How do I get a USDA zero down-payment mortgage?
A USDA home loan is a zero down payment mortgage for eligible rural and suburban homebuyers. USDA loans are issued through the USDA loan program, also known as the USDA Rural Development Guaranteed Housing Loan Program, by the United States Department of Agriculture.
There are three USDA home loan programs:
Loan guarantees: The USDA guarantees a mortgage issued by a participating local lender — similar to an FHA loan and VA-backed loans — allowing you to get low mortgage interest rates, even without a down payment. If you put little or no money down, you will have to pay a mortgage insurance premium, though.
Direct loans: Issued by the USDA, these mortgages are for low- and very low-income applicants. Income thresholds vary by region. With subsidies, interest rates can be as low as 1%.
Home improvement loans and grants: These loans or outright financial awards permit homeowners to repair or upgrade their homes. Packages can also combine a loan and a grant, providing up to $27,500 in assistance.
What is mortgage insurance?
Mortgage insurance protects the lender. You’ll have to pay for it if you get an FHA or USDA mortgage or put down less than 20% on a conventional loan.
Who buys a home warranty and when?
There are many people who can buy a home warranty. Here are some of them and when they generally purchase a home warranty:
The seller. Buying a home warranty for the buyer is used as a selling point for the property. This gives buyers confidence in the real estate transaction.
The buyer. A new homeowner will purchase a home warranty as an added layer of protection when buying a home. They can purchase it through a real estate transaction where they will get a discount if they purchase the home warranty within 30 days of closing.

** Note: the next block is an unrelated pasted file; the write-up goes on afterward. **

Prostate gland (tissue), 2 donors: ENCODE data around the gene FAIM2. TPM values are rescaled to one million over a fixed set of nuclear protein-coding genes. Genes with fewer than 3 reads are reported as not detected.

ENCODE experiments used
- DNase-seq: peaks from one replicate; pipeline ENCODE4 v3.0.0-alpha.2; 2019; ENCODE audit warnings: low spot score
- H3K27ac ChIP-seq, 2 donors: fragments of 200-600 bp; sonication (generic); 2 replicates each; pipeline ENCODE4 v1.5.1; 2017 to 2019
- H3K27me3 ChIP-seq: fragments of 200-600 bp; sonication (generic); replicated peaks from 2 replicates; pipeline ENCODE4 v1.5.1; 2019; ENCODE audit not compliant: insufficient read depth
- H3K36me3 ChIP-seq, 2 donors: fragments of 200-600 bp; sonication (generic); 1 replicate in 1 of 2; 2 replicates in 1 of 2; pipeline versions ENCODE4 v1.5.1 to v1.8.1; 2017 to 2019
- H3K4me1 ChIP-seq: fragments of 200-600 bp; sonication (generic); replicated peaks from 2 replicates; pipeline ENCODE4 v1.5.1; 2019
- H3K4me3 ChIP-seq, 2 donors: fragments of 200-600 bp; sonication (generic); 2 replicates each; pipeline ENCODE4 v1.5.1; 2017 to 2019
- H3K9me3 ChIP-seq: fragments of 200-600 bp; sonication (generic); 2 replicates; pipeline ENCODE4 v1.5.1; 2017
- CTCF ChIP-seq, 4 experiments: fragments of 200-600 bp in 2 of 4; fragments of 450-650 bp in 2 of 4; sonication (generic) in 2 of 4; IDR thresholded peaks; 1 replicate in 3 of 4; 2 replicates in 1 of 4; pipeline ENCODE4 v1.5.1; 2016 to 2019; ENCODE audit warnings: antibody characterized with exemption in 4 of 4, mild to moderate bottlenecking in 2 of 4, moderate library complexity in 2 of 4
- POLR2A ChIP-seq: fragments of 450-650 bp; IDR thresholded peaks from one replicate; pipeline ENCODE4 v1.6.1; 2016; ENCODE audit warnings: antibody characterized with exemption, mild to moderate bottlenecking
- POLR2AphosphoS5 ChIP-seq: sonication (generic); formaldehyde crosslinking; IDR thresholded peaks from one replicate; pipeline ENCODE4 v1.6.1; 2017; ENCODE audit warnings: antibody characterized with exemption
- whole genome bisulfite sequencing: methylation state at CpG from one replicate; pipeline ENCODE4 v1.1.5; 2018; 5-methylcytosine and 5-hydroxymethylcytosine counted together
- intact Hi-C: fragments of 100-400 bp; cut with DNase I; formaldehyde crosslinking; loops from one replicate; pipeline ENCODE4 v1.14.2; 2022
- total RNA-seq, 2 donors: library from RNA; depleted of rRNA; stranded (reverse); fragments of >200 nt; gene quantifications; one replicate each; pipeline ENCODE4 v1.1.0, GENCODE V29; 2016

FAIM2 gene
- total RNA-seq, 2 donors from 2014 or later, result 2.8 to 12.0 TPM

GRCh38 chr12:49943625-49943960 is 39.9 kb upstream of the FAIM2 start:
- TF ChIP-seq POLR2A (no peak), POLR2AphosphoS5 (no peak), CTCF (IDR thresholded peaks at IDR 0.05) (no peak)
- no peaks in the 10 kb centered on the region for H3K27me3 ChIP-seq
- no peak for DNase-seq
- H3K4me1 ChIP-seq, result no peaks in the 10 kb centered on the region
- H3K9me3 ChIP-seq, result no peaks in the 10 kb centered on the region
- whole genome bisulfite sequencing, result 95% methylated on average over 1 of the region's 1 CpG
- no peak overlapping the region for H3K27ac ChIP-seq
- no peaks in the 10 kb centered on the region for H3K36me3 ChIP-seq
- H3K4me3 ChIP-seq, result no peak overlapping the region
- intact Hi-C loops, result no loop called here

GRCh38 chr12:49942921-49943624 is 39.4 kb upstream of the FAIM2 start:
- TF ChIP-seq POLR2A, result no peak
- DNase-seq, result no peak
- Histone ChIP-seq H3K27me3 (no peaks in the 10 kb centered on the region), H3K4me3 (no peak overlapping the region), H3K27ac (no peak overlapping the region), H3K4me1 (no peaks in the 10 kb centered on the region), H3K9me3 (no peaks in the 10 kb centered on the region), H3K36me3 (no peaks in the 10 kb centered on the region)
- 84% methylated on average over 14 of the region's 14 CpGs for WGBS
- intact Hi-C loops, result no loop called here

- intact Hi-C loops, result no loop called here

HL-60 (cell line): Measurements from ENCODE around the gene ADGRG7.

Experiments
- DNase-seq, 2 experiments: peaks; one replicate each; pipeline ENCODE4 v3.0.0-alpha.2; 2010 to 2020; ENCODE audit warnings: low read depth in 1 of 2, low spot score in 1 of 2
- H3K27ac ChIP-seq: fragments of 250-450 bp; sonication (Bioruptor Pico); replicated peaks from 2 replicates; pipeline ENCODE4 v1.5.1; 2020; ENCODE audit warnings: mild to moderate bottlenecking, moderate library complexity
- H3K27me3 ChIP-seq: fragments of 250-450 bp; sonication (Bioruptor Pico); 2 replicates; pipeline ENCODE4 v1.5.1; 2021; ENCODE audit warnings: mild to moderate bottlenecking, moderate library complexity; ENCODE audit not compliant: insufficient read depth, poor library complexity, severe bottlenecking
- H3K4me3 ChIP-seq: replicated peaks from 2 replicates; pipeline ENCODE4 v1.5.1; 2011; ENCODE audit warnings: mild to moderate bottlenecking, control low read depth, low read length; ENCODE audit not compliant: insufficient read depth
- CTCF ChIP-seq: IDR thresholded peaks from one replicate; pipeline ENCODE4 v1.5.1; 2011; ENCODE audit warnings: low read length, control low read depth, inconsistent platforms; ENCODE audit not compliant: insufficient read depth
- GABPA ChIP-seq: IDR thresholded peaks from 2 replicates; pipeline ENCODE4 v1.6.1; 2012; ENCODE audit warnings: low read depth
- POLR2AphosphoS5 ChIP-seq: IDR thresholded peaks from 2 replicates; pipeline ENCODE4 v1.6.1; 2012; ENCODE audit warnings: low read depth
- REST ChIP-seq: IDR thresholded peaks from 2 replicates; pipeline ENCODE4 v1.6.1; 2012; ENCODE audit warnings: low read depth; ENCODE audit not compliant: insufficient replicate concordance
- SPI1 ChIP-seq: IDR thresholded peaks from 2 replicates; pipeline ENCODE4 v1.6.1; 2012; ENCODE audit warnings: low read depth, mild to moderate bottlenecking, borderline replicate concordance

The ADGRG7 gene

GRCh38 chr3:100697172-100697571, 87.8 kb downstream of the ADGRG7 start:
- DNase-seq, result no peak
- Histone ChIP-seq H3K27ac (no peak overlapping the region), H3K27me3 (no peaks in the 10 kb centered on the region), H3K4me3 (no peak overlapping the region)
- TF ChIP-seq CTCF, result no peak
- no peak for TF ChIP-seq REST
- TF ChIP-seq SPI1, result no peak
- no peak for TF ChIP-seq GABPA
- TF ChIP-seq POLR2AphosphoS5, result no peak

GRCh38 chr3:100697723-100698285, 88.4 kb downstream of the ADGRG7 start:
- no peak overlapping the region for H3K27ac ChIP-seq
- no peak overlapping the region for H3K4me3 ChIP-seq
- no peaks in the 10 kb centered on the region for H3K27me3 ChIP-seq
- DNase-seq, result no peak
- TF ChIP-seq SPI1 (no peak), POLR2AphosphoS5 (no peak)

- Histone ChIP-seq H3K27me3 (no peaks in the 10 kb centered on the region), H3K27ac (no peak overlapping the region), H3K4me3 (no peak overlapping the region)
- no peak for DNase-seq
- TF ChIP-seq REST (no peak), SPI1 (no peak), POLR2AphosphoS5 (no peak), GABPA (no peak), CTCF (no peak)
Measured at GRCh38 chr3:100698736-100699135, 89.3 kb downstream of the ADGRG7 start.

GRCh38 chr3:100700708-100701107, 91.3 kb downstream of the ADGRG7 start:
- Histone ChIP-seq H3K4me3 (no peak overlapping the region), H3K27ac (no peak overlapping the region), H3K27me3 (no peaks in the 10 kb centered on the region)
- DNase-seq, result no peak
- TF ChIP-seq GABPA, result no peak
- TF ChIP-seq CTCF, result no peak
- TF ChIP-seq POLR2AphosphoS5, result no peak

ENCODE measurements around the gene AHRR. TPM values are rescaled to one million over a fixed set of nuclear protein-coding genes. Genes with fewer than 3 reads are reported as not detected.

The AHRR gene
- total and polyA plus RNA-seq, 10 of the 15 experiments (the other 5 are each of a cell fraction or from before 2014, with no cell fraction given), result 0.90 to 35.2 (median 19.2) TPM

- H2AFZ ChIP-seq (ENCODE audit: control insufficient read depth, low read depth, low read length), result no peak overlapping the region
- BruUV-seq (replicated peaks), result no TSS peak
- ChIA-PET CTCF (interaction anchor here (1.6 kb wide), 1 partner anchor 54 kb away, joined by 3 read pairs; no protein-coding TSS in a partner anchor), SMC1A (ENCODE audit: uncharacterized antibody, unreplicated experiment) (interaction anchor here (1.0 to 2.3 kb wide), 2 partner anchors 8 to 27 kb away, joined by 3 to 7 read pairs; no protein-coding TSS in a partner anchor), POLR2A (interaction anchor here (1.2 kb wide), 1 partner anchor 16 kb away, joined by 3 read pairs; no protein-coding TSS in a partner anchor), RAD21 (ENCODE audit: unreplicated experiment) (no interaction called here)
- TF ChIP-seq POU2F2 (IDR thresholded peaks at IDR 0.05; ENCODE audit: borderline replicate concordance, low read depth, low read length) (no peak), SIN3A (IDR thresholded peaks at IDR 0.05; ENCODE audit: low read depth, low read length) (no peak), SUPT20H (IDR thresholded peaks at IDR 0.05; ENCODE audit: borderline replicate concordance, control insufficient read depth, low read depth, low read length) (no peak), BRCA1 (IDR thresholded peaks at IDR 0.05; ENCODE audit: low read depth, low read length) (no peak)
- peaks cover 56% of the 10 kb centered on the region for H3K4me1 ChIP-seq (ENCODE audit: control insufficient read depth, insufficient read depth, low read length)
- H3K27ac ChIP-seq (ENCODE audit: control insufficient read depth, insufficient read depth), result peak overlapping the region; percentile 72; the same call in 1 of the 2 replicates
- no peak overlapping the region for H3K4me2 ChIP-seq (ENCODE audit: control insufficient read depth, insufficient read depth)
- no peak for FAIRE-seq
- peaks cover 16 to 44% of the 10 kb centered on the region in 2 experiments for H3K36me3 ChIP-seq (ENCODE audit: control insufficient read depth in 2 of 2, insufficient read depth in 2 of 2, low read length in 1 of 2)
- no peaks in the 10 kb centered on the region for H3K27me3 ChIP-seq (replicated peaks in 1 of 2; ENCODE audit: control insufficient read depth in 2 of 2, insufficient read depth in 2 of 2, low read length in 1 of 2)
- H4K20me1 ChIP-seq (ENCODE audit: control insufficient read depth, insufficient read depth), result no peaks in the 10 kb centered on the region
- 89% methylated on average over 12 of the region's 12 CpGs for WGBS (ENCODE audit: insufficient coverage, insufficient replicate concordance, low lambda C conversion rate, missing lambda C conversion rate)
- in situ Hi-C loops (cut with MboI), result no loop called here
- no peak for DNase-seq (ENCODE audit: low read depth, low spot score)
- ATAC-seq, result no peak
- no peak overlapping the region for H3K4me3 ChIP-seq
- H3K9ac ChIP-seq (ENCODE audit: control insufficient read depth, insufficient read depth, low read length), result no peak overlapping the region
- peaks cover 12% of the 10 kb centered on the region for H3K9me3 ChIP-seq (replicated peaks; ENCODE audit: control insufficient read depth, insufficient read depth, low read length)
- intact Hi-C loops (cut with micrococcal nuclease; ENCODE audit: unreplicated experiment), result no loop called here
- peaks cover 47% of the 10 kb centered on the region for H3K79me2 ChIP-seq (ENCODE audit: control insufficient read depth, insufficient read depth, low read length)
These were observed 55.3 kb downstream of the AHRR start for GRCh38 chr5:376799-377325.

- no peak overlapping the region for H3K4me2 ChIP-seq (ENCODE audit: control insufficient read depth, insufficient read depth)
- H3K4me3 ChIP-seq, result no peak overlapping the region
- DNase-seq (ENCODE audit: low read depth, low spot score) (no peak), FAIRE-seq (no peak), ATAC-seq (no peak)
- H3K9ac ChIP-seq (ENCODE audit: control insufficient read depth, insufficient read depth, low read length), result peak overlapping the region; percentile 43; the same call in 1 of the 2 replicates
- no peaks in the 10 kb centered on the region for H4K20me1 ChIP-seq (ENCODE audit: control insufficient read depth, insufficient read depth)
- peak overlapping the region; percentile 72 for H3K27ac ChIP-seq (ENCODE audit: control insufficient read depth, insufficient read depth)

A current homeowner. They can purchase a home warranty at any time on a house of any age, no matter how long they have lived in it. Homeowners purchased a home warranty as a protection plan for their appliances and systems that will inevitably fail.
The real estate agent. An agent can buy a home warranty as a gift to the new buyers. They can also purchase it as the sellers agent to provide protection during the sale of the property, something known as listing coverage.
The title company. They use the funds included in the home’s sale contract to purchase the home warranty.
Who is eligible for a VA home loan?
The government places service requirements on active duty, as well as offering an opportunity to get a VA loan for certain military spouses. You can get more information from the government’s website, but the basic requirements include:
You’re currently active duty military, or you’re a veteran, honorably discharged.
At least 90 consecutive days of active service during wartime or at least 181 consecutive days of active service during peacetime.
More than six years of service in the National Guard or Selective Reserve.
Additionally, if your active duty spouse died in the line of duty, you might be able to qualify for a VA loan.
In order to go through the process, you need to obtain a VA Certificate of Eligibility, or COE. Without this certificate, you won’t be able to get your loan.
What is included in my monthly mortgage payments?
Your monthly mortgage payment is made up of principal and interest, and that’s what our calculator shows. The principal portion goes toward paying off the total amount you’ve borrowed. The interest is a percentage of the amount borrowed that you pay to your lender.
For many homeowners, the monthly mortgage payment includes more than just principal and interest. It can also include property taxes and homeowners insurance premiums if you have an escrow account with your loan. An escrow account allows you to pay for your taxes and insurance premiums as part of your monthly mortgage payment.
Don’t forget – if the neighborhood where you’re buying a home includes a homeowners association (HOA), you may want to add your HOA fees into your monthly payment budget as well. However, your HOA fees probably won’t be paid for as part of your mortgage payment.
What does pre-qualifying for a mortgage mean, and how to do that?
Mortgage Prequalification is when the bank / lender performs a very basic review of your financial situation, in order to tell you how much of a home loan you can get. You can think of it as a free consultation between you and the loan officer. Mortgage Pre-approval is a more in-depth version of this process.